Money isn’t the only glue that can hold a marriage together

The concept of the division of property.

In the first quarter of 2021, a simple school teacher in Seattle, USA, would find himself thrust in a world that he had probably never imagined. On that fine day, in a world battling a pandemic, Dan Jewett said “I do” to Mackenzie Scott, the world’s third-wealthiest woman. And he would also officially become the step-father to the four children of the world’s richest man. Dan also happens to be a teacher at the prestigious school the Bezos brood attend. Mackenzie Scott and Jeff Bezos were together up until 2019, wrapping up 25 years of marriage with one deft signature on the divorce papers.

And as though the world was contriving to teach the common folk that all the money in the world doesn’t make for a strifeless marriage, another couple, the Gates (or the Gateses), announced their divorce barely two weeks ago. They had been married for 27 years.

This got me thinking. You have probably heard about the seven-year itch. But until recently, I learnt that there might also be a 20-something itch. That maybe our parents, those who are still together, or those couples we see on social media with the hashtag “goals” (#Goals) for lasting through decades, may not be out of the woods yet. Why do I say this?  Because of the spiking phenomenon known as “grey divorce”. Simply put, a grey divorce refers to a marital split that occurs late in life; among long-term couples aged over 50.

Interestingly, recent global statistics show that while divorce rates have been going down among the younger generation, they seem to have tripled among the over 50. This is one area millennials are trumping the baby boomers. The study by Pew Research Centre further shows that in 1994 only one in 10 persons over 50 was divorced. But in 2010, that would change to one in four people. And the numbers have grown since.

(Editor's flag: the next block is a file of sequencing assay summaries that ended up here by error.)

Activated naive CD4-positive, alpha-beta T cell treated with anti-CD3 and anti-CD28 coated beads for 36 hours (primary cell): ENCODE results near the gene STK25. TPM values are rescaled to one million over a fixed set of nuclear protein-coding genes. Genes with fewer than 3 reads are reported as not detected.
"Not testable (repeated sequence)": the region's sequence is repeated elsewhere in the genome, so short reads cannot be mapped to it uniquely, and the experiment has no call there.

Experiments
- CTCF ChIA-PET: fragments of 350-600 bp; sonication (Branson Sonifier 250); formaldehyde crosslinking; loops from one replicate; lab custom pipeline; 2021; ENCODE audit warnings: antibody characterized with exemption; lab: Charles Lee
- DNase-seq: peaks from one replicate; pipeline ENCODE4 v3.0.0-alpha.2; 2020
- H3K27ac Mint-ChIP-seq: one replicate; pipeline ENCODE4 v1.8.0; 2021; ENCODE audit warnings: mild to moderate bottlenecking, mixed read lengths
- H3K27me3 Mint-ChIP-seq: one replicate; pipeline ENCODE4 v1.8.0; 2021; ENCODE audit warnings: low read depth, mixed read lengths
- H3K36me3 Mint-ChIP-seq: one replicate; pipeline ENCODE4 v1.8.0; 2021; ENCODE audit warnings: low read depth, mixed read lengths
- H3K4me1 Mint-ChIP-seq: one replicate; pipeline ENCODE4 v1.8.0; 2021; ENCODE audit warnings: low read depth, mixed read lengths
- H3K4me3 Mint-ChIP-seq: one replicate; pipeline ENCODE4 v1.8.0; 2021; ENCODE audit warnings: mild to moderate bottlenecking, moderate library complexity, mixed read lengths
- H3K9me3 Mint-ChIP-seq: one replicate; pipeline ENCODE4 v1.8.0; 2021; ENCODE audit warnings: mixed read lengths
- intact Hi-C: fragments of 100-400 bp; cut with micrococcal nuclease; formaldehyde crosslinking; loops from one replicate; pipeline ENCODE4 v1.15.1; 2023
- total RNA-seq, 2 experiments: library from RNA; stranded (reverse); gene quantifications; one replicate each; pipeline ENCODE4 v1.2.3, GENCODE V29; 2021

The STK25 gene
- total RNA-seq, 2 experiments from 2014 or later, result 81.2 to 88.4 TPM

I would think that at 50, depending on when you got them, your children are either fully independent or getting there. A divorce from the one person you toiled and turned with in your heydays feels like a bad turn because this is the time you have gotten back your freedom.

By freedom I mean you don’t need to rush back home every day to attend to little people, or spend every last dime of your pay on diapers and school fees instead of that trip you could really use. This is the time, after years of catering to needy toddlers and/or brooding teens, you can now start the second chapter of life together; being selfish and loving it. You have also earned the right to be that greying, cute and annoying couple jostling for space on the dance floor with 20-year-olds.

That said, the rising divorce cases could also tell a different but positive story. Today, walking out of a marriage is not as stigmatised as it once was. That if one is miserable in a relationship, they can walk away instead of spending their sunset years dragging a toxic weight.

Also, money is not always the balm that makes the nasty bearable. If it was, the Gates and the Bezos would still be together because they could afford all the counselling and distance needed to solve any conflict. In fact, the Gates could be in their 66,000 square feet (think 1.5 acres) house and not see each other if they chose to. But if money isn’t at the root of the rising divorce rate among older couples, what is?

Often, the reason for grey divorces, relationship experts explain, is that once children leave the nest, some couples realise they do not have much in common anymore, and decide to cut their losses.

Another reason given is that is the time many can afford it. Unfortunately, statistics also show that the chances of subsequent marriages being successful are slim. Why? Because, if you have survived a divorce before, another doesn’t seem too much of a tragedy. Other relationship gurus argue that second and third marriages fail because many get into them while they haven’t completely healed from their previous ones.